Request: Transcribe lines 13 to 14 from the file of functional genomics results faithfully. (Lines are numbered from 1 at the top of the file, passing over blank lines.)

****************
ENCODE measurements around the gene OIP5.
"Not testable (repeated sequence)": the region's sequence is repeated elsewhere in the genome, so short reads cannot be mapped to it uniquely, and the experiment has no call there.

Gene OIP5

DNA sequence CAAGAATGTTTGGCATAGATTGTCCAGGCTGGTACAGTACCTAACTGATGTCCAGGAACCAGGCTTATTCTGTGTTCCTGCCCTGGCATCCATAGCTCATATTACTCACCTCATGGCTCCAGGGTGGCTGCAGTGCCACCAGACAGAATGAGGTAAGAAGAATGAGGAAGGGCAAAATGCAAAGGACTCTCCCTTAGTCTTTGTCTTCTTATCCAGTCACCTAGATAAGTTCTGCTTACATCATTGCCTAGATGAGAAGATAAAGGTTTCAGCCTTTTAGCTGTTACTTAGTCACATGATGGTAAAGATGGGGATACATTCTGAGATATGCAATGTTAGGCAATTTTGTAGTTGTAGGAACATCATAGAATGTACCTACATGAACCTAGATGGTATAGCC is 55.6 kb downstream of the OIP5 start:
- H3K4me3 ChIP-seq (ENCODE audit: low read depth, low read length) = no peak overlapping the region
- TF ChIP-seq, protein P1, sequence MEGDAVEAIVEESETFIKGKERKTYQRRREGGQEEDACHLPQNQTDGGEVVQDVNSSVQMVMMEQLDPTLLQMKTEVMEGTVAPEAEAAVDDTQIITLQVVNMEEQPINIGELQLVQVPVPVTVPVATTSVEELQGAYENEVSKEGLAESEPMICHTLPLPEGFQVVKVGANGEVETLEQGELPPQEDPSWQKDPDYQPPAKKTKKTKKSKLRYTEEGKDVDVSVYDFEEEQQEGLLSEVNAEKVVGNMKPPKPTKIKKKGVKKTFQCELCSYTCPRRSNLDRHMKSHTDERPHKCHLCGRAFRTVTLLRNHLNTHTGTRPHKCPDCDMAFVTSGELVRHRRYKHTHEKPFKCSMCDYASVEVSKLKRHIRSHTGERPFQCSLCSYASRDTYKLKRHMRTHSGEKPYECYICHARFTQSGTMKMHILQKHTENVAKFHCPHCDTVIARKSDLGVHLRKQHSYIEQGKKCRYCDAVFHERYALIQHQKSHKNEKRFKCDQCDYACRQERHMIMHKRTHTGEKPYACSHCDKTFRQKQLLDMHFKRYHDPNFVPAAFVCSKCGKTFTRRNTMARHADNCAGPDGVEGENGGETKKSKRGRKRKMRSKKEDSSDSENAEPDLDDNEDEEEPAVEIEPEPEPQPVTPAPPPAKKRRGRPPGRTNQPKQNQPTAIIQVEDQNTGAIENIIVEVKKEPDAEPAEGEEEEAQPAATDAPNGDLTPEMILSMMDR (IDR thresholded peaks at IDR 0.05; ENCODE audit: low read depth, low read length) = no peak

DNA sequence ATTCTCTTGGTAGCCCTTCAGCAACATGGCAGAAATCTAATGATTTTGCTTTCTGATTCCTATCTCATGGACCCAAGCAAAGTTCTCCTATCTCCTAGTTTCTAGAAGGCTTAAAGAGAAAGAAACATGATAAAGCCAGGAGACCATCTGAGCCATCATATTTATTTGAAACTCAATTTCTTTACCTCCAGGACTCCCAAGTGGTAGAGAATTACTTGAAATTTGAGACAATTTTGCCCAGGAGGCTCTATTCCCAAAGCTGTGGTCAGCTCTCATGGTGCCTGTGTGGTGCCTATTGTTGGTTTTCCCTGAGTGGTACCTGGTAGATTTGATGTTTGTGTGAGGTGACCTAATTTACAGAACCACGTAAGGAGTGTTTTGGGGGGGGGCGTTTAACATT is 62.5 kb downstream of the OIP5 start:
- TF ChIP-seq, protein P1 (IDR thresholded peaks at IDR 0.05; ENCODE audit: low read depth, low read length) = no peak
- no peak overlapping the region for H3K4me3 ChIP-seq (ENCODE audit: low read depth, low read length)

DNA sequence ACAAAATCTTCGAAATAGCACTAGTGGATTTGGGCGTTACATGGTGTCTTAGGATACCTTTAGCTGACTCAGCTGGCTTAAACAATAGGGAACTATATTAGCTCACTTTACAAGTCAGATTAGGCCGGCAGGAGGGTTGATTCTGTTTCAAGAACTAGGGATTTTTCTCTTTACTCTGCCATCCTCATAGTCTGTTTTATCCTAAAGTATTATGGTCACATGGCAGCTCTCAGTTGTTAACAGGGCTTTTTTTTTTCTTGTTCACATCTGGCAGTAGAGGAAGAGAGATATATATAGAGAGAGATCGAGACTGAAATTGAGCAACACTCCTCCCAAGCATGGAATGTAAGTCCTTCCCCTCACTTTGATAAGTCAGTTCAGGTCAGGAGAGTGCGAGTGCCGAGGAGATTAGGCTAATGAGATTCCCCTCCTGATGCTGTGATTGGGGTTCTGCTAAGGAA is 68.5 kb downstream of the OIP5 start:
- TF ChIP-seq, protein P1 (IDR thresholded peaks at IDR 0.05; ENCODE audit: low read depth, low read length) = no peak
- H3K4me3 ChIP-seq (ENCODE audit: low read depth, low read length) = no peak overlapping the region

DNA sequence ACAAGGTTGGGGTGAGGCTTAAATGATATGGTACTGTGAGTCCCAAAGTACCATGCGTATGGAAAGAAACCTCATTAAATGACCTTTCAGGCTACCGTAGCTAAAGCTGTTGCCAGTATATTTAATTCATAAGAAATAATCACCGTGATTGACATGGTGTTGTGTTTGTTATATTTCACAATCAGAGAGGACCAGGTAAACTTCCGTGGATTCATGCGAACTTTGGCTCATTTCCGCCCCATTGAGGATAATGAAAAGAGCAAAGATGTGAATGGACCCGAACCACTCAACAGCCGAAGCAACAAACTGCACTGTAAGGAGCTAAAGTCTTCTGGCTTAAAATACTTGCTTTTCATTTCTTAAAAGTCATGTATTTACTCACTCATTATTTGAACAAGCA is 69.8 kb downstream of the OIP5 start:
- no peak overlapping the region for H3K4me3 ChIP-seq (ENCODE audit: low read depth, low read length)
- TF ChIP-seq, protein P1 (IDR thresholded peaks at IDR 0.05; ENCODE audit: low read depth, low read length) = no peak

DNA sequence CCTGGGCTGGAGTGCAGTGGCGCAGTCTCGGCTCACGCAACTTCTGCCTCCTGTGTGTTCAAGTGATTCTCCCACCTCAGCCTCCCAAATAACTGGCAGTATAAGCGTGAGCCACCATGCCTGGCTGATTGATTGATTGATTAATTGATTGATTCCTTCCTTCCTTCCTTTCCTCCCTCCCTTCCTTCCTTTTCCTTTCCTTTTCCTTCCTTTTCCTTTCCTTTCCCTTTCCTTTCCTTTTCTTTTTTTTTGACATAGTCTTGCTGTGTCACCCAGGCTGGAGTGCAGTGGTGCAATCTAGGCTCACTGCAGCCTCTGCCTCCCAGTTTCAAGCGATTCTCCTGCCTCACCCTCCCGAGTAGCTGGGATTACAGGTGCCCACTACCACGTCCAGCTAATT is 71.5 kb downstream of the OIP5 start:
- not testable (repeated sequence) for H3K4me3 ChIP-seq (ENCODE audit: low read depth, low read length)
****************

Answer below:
DNA sequence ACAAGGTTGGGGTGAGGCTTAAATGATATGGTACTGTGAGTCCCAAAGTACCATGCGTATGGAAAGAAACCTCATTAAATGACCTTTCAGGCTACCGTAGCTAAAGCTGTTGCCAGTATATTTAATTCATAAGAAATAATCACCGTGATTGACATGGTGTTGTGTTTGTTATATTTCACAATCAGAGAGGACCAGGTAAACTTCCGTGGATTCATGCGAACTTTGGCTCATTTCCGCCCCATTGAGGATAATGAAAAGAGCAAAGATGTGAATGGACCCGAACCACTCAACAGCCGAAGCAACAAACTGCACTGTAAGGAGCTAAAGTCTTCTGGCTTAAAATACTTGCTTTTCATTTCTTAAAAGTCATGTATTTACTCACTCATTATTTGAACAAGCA is 69.8 kb downstream of the OIP5 start:
- no peak overlapping the region for H3K4me3 ChIP-seq (ENCODE audit: low read depth, low read length)